Remote New Mexico journey follows a dark snowy river

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“The Most Remote Place on Earth: The Exploration of Snowy River Passage in Fort Stanton Cave” presented by Mike Bilbo, cave specialist with the Bureau of Land Management, on Feb. 23, 10:30 a.m. to noon. More than 10 miles in length, Snowy River was discovered in 2001 and is the longest known cave formation. It is said that surveyors at the far end of the cave are considered to be at the most remote place on earth. With stunning underground photography, the presentation will cover the history of Fort Stanton Cave exploration, cave geology and the effect of white-nose syndrome on bats and recreational caving.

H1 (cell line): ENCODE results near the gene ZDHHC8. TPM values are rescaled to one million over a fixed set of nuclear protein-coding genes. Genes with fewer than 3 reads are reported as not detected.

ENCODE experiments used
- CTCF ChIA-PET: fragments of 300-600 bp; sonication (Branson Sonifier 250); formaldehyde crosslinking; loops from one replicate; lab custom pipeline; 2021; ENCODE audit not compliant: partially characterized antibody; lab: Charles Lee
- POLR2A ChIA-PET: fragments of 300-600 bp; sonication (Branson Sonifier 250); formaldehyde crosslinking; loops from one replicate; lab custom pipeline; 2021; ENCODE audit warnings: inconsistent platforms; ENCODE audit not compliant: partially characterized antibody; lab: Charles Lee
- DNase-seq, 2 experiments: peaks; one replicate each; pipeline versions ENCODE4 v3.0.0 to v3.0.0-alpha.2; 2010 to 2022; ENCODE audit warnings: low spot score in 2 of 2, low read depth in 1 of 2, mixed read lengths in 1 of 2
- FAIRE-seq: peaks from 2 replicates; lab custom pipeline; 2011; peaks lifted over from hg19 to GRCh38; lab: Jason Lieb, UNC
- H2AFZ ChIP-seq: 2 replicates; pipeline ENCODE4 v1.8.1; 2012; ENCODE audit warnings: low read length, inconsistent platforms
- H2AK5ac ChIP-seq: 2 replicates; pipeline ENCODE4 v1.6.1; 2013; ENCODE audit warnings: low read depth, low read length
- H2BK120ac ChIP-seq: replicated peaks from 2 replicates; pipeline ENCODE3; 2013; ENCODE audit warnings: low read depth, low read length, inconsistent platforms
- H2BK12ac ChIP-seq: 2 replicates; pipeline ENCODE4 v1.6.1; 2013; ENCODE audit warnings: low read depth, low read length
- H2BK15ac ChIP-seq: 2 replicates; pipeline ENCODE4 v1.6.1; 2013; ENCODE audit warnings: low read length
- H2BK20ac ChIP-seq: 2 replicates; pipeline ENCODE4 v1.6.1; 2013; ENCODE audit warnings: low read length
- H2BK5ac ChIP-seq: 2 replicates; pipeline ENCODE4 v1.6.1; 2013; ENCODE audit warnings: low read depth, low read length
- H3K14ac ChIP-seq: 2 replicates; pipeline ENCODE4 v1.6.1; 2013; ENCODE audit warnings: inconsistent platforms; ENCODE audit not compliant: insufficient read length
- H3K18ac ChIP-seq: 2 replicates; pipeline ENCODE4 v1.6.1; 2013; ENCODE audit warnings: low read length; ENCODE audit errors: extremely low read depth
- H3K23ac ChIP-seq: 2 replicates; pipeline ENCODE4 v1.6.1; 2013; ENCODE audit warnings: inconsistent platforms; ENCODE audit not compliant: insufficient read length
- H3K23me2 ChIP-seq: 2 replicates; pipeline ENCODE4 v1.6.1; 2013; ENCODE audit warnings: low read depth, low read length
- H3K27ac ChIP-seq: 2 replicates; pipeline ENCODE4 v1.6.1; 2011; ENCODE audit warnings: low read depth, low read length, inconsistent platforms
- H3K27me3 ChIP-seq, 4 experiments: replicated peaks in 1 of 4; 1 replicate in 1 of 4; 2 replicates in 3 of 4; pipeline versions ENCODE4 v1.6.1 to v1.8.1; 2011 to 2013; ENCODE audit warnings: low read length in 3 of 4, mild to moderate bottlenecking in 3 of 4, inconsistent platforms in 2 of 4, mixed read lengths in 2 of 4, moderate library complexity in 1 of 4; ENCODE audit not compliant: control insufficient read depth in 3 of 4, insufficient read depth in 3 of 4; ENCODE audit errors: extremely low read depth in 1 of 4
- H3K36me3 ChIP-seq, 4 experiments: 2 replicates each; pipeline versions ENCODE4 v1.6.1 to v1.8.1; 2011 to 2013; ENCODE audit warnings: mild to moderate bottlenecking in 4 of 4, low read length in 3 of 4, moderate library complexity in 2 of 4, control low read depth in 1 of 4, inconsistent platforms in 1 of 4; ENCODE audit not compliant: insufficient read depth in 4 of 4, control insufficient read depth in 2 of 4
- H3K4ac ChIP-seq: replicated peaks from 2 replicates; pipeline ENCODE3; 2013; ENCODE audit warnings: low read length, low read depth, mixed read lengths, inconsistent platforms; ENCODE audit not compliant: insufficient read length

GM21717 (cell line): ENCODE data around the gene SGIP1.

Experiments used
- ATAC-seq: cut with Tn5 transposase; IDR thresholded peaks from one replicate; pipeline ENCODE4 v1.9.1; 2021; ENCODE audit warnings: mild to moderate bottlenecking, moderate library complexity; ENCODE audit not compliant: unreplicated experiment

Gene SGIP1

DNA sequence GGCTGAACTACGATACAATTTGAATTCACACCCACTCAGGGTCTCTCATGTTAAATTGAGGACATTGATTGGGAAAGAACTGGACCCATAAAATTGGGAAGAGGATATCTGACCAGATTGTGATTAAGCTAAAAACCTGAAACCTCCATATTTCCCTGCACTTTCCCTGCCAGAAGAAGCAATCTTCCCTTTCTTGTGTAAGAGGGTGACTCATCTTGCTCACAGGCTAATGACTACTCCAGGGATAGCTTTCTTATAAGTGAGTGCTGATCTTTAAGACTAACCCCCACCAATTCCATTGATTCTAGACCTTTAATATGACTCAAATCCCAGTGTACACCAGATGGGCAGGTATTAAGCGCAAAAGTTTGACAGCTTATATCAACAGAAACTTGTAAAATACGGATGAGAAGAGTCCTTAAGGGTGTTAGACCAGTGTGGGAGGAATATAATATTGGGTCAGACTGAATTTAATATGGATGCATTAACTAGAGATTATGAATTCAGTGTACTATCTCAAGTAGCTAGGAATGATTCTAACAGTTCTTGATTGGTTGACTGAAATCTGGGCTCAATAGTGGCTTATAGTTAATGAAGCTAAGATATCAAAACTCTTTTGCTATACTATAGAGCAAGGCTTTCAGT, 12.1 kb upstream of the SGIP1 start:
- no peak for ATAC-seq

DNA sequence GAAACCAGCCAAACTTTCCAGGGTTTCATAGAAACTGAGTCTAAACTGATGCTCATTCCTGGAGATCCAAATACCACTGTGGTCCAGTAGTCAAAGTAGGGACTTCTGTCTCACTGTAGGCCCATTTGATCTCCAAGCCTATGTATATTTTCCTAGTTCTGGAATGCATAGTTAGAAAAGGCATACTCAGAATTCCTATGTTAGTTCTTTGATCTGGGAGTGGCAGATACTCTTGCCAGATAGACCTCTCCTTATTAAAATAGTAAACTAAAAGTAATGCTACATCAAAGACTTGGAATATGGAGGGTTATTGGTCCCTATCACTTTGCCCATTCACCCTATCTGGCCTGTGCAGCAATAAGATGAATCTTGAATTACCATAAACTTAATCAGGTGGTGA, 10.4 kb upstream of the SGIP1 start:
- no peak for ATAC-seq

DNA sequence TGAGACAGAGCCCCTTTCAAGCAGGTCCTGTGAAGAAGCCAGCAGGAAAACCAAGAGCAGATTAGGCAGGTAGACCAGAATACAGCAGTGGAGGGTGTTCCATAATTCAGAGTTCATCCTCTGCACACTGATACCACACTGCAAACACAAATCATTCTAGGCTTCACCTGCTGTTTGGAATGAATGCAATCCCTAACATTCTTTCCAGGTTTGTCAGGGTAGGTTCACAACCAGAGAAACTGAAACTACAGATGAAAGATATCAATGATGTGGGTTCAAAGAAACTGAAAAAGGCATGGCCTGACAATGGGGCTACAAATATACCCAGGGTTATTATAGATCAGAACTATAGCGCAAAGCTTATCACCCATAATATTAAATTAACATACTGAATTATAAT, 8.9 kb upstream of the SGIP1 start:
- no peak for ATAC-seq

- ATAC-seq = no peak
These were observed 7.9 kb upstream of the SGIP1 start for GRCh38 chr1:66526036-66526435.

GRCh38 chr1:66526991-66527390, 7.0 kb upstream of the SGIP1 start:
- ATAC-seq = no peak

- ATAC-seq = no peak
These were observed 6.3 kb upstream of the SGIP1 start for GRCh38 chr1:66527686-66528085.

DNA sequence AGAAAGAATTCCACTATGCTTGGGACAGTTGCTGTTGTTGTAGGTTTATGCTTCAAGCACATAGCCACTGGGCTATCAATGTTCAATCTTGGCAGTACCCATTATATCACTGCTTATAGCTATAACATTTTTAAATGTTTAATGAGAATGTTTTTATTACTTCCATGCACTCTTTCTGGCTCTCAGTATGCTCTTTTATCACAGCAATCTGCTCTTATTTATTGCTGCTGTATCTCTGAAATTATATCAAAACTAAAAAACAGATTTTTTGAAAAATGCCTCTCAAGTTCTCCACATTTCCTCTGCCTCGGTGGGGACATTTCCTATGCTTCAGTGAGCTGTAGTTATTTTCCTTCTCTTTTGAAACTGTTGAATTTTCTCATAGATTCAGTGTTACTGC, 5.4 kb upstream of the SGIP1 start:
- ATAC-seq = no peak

Daily admission charges into El Camino Real International Heritage Center will apply the day of presentation. Single adult daily admission is $5. Admission is free for ages 16 and under, as well as for MNM Foundation members, U.S. veterans and Cultural Pass holders. Seating is limited in the lecture auditorium and on a first-come, first-served basis.

For limited front row reserved seating, call the center’s gift shop at (575) 854-3679 in advance with a $10 donation to El Camino Real Foundation. For additional information regarding this event, call (575) 854-3600.

 

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